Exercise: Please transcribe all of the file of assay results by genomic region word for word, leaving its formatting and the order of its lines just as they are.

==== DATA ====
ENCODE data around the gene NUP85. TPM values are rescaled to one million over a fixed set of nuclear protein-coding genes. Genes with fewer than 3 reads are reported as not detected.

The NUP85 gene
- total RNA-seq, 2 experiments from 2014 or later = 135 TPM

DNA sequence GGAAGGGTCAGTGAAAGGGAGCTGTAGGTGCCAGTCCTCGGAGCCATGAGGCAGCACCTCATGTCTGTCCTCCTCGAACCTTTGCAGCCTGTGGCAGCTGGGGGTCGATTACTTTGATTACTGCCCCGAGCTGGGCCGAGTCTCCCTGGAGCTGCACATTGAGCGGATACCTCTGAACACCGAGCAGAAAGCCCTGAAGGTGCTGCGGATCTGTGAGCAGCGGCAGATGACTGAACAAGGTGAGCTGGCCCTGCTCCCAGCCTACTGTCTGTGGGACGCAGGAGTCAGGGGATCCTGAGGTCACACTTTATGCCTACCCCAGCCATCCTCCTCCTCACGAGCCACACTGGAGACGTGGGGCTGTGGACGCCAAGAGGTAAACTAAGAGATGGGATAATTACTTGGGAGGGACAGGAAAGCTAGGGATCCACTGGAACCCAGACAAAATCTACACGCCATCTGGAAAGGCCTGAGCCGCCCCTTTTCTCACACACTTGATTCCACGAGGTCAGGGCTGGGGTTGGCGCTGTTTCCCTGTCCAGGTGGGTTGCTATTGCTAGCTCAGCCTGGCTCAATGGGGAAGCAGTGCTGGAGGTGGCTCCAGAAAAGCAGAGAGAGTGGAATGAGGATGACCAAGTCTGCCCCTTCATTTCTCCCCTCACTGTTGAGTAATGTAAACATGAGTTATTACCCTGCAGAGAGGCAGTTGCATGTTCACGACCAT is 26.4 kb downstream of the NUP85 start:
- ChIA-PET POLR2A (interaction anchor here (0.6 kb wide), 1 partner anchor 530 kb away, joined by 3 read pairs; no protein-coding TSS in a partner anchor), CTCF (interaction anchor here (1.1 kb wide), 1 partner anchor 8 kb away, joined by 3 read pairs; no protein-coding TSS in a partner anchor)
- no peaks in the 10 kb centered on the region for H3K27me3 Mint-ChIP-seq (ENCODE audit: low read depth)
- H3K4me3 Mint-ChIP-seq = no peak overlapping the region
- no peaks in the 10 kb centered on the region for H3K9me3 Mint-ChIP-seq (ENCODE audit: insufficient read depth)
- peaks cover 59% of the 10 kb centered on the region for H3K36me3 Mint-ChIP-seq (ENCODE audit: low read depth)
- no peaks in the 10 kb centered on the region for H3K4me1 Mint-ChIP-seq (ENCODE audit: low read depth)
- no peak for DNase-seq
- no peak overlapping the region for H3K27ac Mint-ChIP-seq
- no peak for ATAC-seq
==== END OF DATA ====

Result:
ENCODE data around the gene NUP85. TPM values are rescaled to one million over a fixed set of nuclear protein-coding genes. Genes with fewer than 3 reads are reported as not detected.

The NUP85 gene
- total RNA-seq, 2 experiments from 2014 or later = 135 TPM

DNA sequence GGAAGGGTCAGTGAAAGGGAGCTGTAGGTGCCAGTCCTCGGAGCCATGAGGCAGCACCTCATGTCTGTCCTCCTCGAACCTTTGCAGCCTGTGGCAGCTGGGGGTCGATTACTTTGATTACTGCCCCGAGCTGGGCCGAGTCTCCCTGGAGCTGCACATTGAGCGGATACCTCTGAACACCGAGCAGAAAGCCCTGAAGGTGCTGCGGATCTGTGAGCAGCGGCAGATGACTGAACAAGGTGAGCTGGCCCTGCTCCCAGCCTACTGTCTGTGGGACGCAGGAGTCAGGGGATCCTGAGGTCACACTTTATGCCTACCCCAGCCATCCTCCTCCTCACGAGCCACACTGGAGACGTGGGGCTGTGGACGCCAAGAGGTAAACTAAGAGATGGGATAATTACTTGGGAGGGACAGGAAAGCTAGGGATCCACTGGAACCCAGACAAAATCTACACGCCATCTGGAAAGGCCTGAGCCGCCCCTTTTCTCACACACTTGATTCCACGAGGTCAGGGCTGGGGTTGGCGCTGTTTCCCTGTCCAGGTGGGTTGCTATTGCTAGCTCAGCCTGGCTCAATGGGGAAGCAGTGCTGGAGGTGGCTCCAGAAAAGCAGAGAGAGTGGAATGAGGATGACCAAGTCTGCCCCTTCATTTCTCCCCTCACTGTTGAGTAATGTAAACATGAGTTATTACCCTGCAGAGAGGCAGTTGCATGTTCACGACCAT is 26.4 kb downstream of the NUP85 start:
- ChIA-PET POLR2A (interaction anchor here (0.6 kb wide), 1 partner anchor 530 kb away, joined by 3 read pairs; no protein-coding TSS in a partner anchor), CTCF (interaction anchor here (1.1 kb wide), 1 partner anchor 8 kb away, joined by 3 read pairs; no protein-coding TSS in a partner anchor)
- no peaks in the 10 kb centered on the region for H3K27me3 Mint-ChIP-seq (ENCODE audit: low read depth)
- H3K4me3 Mint-ChIP-seq = no peak overlapping the region
- no peaks in the 10 kb centered on the region for H3K9me3 Mint-ChIP-seq (ENCODE audit: insufficient read depth)
- peaks cover 59% of the 10 kb centered on the region for H3K36me3 Mint-ChIP-seq (ENCODE audit: low read depth)
- no peaks in the 10 kb centered on the region for H3K4me1 Mint-ChIP-seq (ENCODE audit: low read depth)
- no peak for DNase-seq
- no peak overlapping the region for H3K27ac Mint-ChIP-seq
- no peak for ATAC-seq